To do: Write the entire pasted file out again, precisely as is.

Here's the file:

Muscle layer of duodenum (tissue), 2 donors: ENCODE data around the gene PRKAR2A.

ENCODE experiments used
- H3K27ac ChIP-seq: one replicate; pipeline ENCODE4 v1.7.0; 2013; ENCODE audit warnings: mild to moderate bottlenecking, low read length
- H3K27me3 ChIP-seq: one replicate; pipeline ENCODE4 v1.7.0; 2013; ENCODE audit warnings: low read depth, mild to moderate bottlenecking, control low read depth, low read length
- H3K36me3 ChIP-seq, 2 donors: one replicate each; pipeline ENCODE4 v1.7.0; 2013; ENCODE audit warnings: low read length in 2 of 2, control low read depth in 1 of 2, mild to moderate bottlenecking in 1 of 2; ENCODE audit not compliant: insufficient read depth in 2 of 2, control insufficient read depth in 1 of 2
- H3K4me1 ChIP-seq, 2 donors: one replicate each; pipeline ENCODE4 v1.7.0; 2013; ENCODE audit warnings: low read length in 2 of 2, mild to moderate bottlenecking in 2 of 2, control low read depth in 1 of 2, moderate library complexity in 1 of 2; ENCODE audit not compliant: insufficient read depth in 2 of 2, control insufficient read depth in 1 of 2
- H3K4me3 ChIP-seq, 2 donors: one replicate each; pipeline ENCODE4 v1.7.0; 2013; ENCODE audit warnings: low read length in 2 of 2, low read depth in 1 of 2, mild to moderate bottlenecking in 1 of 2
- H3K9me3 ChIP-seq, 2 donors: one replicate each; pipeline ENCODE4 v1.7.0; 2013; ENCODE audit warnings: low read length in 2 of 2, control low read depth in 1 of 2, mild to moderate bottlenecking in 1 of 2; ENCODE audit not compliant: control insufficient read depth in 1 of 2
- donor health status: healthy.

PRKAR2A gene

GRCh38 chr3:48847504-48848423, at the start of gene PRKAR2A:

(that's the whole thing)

Muscle layer of duodenum (tissue), 2 donors: ENCODE data around the gene PRKAR2A.

ENCODE experiments used
- H3K27ac ChIP-seq: one replicate; pipeline ENCODE4 v1.7.0; 2013; ENCODE audit warnings: mild to moderate bottlenecking, low read length
- H3K27me3 ChIP-seq: one replicate; pipeline ENCODE4 v1.7.0; 2013; ENCODE audit warnings: low read depth, mild to moderate bottlenecking, control low read depth, low read length
- H3K36me3 ChIP-seq, 2 donors: one replicate each; pipeline ENCODE4 v1.7.0; 2013; ENCODE audit warnings: low read length in 2 of 2, control low read depth in 1 of 2, mild to moderate bottlenecking in 1 of 2; ENCODE audit not compliant: insufficient read depth in 2 of 2, control insufficient read depth in 1 of 2
- H3K4me1 ChIP-seq, 2 donors: one replicate each; pipeline ENCODE4 v1.7.0; 2013; ENCODE audit warnings: low read length in 2 of 2, mild to moderate bottlenecking in 2 of 2, control low read depth in 1 of 2, moderate library complexity in 1 of 2; ENCODE audit not compliant: insufficient read depth in 2 of 2, control insufficient read depth in 1 of 2
- H3K4me3 ChIP-seq, 2 donors: one replicate each; pipeline ENCODE4 v1.7.0; 2013; ENCODE audit warnings: low read length in 2 of 2, low read depth in 1 of 2, mild to moderate bottlenecking in 1 of 2
- H3K9me3 ChIP-seq, 2 donors: one replicate each; pipeline ENCODE4 v1.7.0; 2013; ENCODE audit warnings: low read length in 2 of 2, control low read depth in 1 of 2, mild to moderate bottlenecking in 1 of 2; ENCODE audit not compliant: control insufficient read depth in 1 of 2
- donor health status: healthy.

PRKAR2A gene

GRCh38 chr3:48847504-48848423, at the start of gene PRKAR2A: